Primary care in accident and emergency departments : the cost effectiveness and applicability of a new model of care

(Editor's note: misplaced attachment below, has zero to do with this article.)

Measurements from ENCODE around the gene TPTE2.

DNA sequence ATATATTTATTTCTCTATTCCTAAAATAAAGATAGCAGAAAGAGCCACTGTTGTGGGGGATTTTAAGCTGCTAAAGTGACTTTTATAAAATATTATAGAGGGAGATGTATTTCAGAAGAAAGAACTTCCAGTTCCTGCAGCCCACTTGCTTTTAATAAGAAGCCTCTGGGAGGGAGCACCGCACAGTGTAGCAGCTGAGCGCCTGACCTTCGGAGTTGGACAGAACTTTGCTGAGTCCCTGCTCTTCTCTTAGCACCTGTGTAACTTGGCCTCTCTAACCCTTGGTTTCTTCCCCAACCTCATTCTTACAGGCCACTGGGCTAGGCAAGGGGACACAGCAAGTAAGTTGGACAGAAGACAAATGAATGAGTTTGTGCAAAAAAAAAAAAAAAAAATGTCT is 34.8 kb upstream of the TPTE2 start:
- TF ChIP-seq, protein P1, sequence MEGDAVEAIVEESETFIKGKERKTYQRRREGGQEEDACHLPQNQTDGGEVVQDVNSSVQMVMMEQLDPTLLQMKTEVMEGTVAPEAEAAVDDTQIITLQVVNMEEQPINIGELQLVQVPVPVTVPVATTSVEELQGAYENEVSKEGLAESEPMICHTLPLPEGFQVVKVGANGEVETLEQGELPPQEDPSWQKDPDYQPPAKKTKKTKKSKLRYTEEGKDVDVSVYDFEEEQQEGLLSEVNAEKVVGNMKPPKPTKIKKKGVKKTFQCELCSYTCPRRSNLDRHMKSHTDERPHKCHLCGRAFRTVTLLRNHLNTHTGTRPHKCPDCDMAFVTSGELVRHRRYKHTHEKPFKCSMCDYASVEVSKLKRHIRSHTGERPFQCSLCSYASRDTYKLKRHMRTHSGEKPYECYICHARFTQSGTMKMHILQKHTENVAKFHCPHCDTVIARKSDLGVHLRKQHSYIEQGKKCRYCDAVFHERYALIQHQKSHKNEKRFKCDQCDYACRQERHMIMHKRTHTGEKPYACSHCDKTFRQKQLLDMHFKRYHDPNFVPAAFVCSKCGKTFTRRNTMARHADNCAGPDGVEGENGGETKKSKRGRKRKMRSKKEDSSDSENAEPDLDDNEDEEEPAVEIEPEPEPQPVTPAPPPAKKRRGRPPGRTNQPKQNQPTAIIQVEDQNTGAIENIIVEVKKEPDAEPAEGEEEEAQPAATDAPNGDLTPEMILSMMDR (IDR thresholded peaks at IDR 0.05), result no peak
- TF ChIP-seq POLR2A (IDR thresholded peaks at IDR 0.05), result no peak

The thesis describes the development, research and evaluation of the applicability of a new model of care that involves GPs being employed on a sessional basis in A&E departments to treat patients attending with primary care needs. The main aim of the study was to research its cost and clinical effectiveness. A multi-faceted approach was taken to include consideration of patients' needs and preferences, professional concerns, organisational and structural issues within the health service, and planning and policy issues. Clinical, sociological, epidemiological, and economic perspectives are drawn upon, reflecting the context of the service development and to provide a firm base for discussion about the generalisability and applicability of the findings. The first two chapters provide a detailed review of the epidemiological, sociological, clinical, and organisational literature relating to the primary care/A&E interface. The incentives and disincentives that may act to increase or reduce demand and supply are explored, in addition to issues relating to the 'appropriateness' of demand, the organisational culture of A&E departments, and strategies used to curtail or cope with demand. The demand for primary care at A&E departments appears to cross national boundaries and hence, literature from other countries (particularly the USA) is included and its applicability to the UK considered. Relevant literature relating to the quality of A&E care, patient satisfaction, and the costing of care is also discussed. The main study was a prospective controlled trial that was conducted at King's College Hospital. This compared process variables, clinical outcome and costs of 'primary care' consultations performed by senior house officers (SHOs), registrars, and general practitioners working three-hour sessions in A&E. A new system of nurse triage was implemented to allow the prospective identification of patients presenting with primary care needs. A total of 27 SHOs, three registrars and one senior registrar were included, and the patient sample comprised 1702 patients seen by GPs, 2382 by SHOs, and 557 by registrars or the senior registrar. GPs were found to practice considerably less interventionist care than A&E medical staff, and the resource implications were substantial. The findings are discussed critically, and their applicability is considered drawing on empirical data from recent evaluations of A&E Primary Care Service developments in other parts of London. The policy and service implications of the study are considered and further research needs identified.